Tags: perry | reject | obamacare

Texas Gov. Perry May Use States Rights to Reject Obamacare

By Dan Weil   |   Monday, 27 Jul 2009 06:31 PM

Texas Gov. Rick Perry says that, if President Obama’s healthcare plan passes, he may fight its adoption in Texas using the 10th Amendment’s protection of states’ rights.

During a radio interview with Dallas conservative talk show host Mark Davis Thursday, Perry predicted he wouldn’t be the only governor to take that stance, the Fort Worth Star-Telegram reports.

"I think you’ll hear states and governors standing up and saying 'no’ to this type of encroachment on the states with their healthcare," Perry said.

"So my hope is that we never have to have that stand-up. But I’m certainly willing and ready for the fight if this administration continues to try to force their very expansive government philosophy down our collective throats."

This wouldn’t be Perry’s first rejection of a new federal program. Also this year, he refused $555 million in federal money for unemployment assistance, saying Texas would pay in the long term after federal aid ended.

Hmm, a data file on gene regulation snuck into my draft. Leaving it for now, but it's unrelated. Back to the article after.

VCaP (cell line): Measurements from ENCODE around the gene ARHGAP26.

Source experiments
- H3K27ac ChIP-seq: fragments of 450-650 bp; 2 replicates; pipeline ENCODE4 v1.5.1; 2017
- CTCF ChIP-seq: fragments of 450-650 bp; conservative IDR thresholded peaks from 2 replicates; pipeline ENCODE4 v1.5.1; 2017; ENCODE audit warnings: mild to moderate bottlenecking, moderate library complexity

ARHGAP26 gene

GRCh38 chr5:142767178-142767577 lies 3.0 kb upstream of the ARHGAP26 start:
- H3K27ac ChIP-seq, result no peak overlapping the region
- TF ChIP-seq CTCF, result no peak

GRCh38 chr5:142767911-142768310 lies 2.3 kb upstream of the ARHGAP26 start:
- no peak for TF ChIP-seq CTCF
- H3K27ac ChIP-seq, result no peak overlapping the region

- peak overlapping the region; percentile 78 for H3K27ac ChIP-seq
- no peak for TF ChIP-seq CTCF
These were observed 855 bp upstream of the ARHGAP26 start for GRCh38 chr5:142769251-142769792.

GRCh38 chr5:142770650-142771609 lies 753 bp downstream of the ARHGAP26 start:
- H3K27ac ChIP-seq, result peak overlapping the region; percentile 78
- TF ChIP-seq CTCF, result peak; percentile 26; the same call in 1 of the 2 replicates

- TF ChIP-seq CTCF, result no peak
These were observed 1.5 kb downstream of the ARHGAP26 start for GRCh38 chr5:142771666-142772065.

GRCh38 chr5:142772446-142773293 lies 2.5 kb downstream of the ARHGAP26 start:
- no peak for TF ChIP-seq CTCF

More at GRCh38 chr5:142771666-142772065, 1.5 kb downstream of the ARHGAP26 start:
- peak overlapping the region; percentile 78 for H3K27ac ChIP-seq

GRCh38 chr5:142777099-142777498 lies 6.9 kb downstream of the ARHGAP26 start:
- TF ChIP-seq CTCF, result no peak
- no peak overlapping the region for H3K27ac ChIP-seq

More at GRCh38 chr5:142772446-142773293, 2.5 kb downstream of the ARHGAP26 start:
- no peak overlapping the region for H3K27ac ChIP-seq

Perry also fought unsuccessfully for the Legislature to pass a resolution that would have confirmed Texas’ authority over all powers not explicitly given to the federal government. Again he invoked the 10th amendment.

That amendment reads: “The powers not delegated to the United States by the Constitution, nor prohibited by it to the States, are reserved to the States respectively, or to the people.”

He thinks he would be firmly in his right to reject federal healthcare reform.

"It really is a state issue, and if there was ever an argument for the 10th Amendment and for letting the states find a solution to their problems, this may be at the top of the class," Perry said. "A government-run healthcare system is financially unstable. It’s not the solution."

Perry may not have to worry about challenging federal law. President Obama is facing opposition in his own party to the reform plan.

“I think the American people want to take a closer look at this legislation,” Rep. Jim Cooper, D-Tenn., said on CBS’ Face the Nation Sunday. “They want to feel more comfortable with it.”

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